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Self-Publishing Grows Up

My friend Felix wanted to be known as an author. Even before he retired, he worked hours daily on his novel. His wife, an English teacher, served as reader and editor. Yet no agent or publisher accepted his novel. I did not read it, but knowing Felix and his wife, both intelligent, educated people, I suppose it to have been well-written and engaging, like thousands of other novels submitted to agents every year. And rejected, thus destroying the writer’s ambition and potential for growth as an author.

Agents will be the first to admit their selections are highly subjective. Were they or the minion that first reads “over the transom” manuscripts, moved, excited, or intrigued by the story? If not, they click delete. Faced with an inbox full of submissions, it must get easier and easier to reject manuscript after manuscript. For the minion or intern

who weeds the submissions, their job security lies in rejecting manuscripts. Accepting one puts their judgment on the line. For the agent, so much hinges on their mood at the time. The more submissions they read, the more jaded they become so that every submission might seem dull and pedestrian.

Publishing is a business. It costs money, and publishers as well as agents hope their selections will become blockbuster bestsellers. What exactly will that look like? No one really knows. eliminated major barriers for writers by allowing the self-published author to sell directly to the consumer. The barriers in the old, established system—agents, wholesalers and distributors, bookstore policies—no longer matter. Now, marketing and promotion are what matters, as they always did.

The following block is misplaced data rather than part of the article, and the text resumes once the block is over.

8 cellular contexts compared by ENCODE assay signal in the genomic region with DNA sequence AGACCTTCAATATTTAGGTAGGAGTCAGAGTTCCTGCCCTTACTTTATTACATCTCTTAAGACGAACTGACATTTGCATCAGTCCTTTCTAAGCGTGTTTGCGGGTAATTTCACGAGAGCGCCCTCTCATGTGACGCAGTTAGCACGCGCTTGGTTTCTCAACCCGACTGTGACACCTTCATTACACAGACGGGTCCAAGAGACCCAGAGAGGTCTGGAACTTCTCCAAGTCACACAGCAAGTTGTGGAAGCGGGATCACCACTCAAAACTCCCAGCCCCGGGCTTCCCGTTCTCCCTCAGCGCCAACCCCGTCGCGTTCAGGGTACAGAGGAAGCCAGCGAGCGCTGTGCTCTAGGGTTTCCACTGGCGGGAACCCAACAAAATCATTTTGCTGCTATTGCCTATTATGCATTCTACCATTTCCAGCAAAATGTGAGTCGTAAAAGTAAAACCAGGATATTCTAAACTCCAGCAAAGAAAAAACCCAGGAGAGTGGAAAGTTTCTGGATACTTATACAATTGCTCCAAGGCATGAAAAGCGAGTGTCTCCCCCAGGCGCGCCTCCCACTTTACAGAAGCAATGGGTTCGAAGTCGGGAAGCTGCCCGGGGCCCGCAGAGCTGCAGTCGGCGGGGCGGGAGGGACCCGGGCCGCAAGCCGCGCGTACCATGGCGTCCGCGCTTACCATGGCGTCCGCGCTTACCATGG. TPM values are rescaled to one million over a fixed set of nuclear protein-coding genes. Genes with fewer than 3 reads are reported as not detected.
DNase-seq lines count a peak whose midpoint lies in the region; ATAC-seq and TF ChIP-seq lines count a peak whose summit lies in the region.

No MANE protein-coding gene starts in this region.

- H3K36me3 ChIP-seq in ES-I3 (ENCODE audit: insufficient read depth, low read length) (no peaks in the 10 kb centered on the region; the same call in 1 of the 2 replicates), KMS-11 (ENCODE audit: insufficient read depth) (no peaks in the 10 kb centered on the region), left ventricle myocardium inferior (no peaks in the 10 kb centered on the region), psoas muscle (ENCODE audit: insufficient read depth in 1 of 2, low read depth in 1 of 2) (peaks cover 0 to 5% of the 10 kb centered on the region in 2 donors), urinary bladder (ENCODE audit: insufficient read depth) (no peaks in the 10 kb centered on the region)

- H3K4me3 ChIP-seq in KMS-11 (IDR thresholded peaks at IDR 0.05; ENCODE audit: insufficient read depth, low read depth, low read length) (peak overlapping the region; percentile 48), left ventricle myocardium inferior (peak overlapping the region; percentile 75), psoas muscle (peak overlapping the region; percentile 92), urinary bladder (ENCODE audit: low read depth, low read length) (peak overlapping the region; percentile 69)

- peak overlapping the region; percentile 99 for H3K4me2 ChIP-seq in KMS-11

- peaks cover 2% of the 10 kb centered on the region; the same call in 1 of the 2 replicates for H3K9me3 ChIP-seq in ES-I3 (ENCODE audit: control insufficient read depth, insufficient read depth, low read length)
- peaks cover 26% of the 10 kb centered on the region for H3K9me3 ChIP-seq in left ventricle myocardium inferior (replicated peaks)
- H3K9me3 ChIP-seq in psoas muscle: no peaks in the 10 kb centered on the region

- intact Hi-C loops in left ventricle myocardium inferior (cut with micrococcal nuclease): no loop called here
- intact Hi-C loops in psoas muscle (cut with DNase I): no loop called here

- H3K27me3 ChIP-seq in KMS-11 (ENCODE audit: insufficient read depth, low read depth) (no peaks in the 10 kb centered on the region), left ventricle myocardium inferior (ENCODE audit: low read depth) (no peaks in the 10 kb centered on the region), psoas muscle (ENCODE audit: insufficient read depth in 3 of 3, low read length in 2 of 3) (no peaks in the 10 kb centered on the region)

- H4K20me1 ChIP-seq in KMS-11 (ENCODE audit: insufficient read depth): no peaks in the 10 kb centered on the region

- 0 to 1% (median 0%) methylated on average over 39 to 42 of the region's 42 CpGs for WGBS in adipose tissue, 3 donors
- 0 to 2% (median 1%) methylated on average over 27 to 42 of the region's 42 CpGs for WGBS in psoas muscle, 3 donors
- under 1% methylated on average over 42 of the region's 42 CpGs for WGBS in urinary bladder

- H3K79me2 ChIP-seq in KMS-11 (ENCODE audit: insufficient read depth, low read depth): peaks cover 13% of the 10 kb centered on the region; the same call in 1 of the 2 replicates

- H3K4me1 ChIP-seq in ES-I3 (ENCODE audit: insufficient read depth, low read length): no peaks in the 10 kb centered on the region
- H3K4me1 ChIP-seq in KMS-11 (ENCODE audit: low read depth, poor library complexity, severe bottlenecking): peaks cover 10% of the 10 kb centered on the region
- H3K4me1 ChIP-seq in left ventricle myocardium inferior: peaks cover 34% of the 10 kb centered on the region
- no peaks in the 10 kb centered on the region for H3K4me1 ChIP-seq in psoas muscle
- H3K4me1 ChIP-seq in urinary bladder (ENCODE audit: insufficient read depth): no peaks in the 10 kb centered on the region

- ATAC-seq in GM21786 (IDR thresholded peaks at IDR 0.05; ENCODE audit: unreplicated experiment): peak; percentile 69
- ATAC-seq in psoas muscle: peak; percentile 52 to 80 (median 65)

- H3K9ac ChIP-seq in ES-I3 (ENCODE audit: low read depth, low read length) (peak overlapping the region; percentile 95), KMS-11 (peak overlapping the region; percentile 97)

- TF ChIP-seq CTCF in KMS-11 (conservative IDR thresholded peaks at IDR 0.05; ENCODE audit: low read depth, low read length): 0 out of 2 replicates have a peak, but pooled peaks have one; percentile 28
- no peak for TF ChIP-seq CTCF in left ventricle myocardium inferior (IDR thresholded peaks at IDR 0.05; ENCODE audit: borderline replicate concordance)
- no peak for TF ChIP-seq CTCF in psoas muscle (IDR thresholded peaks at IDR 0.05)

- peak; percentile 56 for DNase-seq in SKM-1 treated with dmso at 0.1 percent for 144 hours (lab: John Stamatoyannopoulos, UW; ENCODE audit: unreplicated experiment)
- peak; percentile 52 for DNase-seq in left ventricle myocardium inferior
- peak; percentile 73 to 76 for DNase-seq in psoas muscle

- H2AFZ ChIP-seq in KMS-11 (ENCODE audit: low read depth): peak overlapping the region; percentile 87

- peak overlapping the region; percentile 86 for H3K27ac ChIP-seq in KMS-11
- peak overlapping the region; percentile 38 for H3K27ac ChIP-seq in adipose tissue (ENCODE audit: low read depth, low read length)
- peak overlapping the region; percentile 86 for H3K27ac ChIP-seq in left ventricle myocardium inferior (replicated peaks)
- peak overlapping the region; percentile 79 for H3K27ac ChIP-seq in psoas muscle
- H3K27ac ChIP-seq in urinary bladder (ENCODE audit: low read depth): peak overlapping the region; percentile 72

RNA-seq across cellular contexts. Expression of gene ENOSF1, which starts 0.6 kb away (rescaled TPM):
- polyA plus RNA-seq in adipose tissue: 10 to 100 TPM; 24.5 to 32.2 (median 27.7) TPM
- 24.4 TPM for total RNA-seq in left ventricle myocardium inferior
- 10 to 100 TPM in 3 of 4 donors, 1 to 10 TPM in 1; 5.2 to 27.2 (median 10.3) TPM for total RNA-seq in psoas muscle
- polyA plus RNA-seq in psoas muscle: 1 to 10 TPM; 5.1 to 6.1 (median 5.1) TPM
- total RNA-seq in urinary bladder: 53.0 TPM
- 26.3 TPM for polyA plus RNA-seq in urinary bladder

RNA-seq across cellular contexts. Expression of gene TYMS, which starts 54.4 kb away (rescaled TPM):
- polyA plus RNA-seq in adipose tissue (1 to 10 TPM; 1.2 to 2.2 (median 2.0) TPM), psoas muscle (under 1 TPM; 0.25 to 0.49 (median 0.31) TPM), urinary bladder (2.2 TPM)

The Independent Book Publishers Association through its Publishers’ University and other programs has done much to improve the quality of books from independent and small presses and self-publishers. As a result, the self-published book can be as well-produced and attractive as a book from Simon & Schuster. Nowadays, when I say I self-publish my books, the response is positive. Sure, they say, why not?

A few of the old barriers still exist. The main reviewing media like Publishers Weekly, Kirkus Reviews, Library Journal and others, used to proudly state they did not review self-published books. Now, several of them will provide credible review3s of self-published books but for a fee. Of course, they see a lucrative revenue stream here.

My books receive excellent reviews. My cozy mystery series featuring the 90s Club has a growing list of fans. And here’s what the highly respected Kirkus Reviews says about my book, The Two-Sided Set-Up:

“A fast-paced and multilayered thriller with well-developed characters and colorful settings…An engaging tale for aficionados of psychological suspense.” Could I get an agent for it? No.

Self-publishing my first book scared me. What would the critics say? Was my book any good? My fears were groundless, and self-publishing opened the way for me to grow as a writer and a publisher. As all self-publishers should, I make every effort to make sure my books are quality products with the help of critique groups and readers and professional cover designers. Publishing is an exacting and complicated business. There’s a lot to learn.


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